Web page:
US markets continued their relentless push higher yesterday with the Dow posting its best levels in 10 months while the S&P500 pushed nearer to levels last seen at the beginning of November, as investors take confidence from resilient commodity prices and a weaker US dollar.
This rise in broader commodities and oil prices, with Brent oil hitting its best levels since November last year, has assuaged concerns about increasing pressure on company balance sheets in the commodity space, though it remains to be seen as to whether the rebound has done enough to prevent further loan losses in this sector.
While company earnings have by and large come in as expected or slightly better than expected on the top line, it is hard to escape the feeling that it continues to be a very low bar. This has been a familiar pattern over the last few quarters, as companies always manage to beat their lowered expectations in a manner that can only be compared to a game of football that is goalless and then sees the goals made wider in order that the team can score a goal, the nearer to the final whistle the game gets.
Aside from this the renewed resilience in sentiment along with some significant technical break outs for both crude oil and copper would appear to suggest that the worst of the commodity price would now appear to be in the rear view mirror, along with the recent lows, just over two months ago.
With the FTSE100 breaking above its 200 day MA earlier this month and with the DAX following suit earlier this week, it would appear that a lot of the concerns held at the beginning of the year are starting to abate, as the slightly softer tone from the US Federal Reserve, along with other fiscally loose central banks is helping rub some soothing balm on overall investor sentiment.
The pound has also started to stage a recovery in recent days as traders shrug off some of the more hysterical rhetoric coming from both sides of the “Brexit” debate.
Though there was some disappointment that the UK jobless claims numbers ticked higher in March, wage growth while lower than expected is still running ahead of headline inflation, though the gap is closing a little quicker than is probably comfortable. With core inflation and RPI running at 1.5% there is a risk the Bank of England might be behind the curve, distracted as it is by concerns surrounding the upcoming referendum vote.
Later this morning we’ll get to see how the UK consumer is being affected by all the uncertainty surrounding the political circus being played out in the TV and press every day. March retail sales are expected to show a decline of 0.1%, which is still an improvement on February’s 0.4% decline.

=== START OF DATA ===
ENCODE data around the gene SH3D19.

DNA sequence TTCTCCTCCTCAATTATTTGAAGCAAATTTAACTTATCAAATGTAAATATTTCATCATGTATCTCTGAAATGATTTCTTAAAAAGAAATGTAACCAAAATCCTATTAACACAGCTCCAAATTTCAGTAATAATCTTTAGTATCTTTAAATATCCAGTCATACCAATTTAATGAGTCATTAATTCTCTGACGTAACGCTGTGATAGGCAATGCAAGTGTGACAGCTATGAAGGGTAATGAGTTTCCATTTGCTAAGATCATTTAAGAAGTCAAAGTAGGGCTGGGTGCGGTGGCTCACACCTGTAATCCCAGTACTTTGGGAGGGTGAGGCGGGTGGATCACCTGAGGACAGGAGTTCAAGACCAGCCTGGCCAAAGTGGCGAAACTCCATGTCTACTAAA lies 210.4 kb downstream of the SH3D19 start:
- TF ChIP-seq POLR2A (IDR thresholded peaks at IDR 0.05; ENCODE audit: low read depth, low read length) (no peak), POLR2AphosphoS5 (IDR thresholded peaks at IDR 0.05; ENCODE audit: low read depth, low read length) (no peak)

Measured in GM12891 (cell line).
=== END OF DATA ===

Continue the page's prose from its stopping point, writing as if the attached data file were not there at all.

This still feels pessimistic when you consider that, according to Capgemini on-line retailers reported sales have risen 15% in Q1, compared to a year ago, due to increasing use of smart devices, while the Easter break could well boost the numbers as well. March public sector borrowing numbers are also due and expected to come in at £5.4bn.
The main event of the day is expected to be the latest ECB rate meeting and press conference. The euro has undergone a somewhat mixed few weeks since the last meeting, gaining ground against the pound but losing against the yen, as a result of the markets interpretation of the comments of ECB press conference Mario Draghi at the last post meeting press conference.
Draghi at the time appeared to suggest that interest rates may not be able to go much lower given concerns about European banks fiscal health in an extended period of negative rates, and high levels of non-performing loans. This was reinforced by subsequent comments from Benoit Coeure when he said rates wouldn’t be pushed into “absurdly” negative territory, though trying to extrapolate an exact number from such an adjective is likely to be tricky.
Today’s meeting is likely to be particularly important, not because of any further policy decision, which is not expected to change, but in light of recent fierce criticism of the ECB, from within German political circles, where fears are rising that the ECB is trying to do too much particularly given that German inflation remains well above 0%.
It will be also interesting to note as to whether Mr Draghi has shifted his view on whether interest rates are able to go even further into negative territory, or elaborates on recent comments he made about “helicopter money”.
EURUSD – currently stuck in a range between the recent highs at 1.1440 and support at 1.1230. Only a move below 1.1030 argues for a move towards 1.0800.
GBPUSD – currently finding dips well supported but needs to get through the 1.4400 neckline resistance level to argue for a move towards the 1.5000 level. Currently has strong support down near the 1.4080 area.
EURGBP – last week’s bearish engulfing pattern suggests we could well see further weakness towards 0.7820 initially. A weekly close below the 200 week MA at 0.7930 has the potential to see further declines towards the 0.7600 area.
USDJPY – having found some support at the 107.60 we are squeezing higher and could head back to the 110.20 area. While below the risk remains for a move closer towards the long term objective at 106.00.
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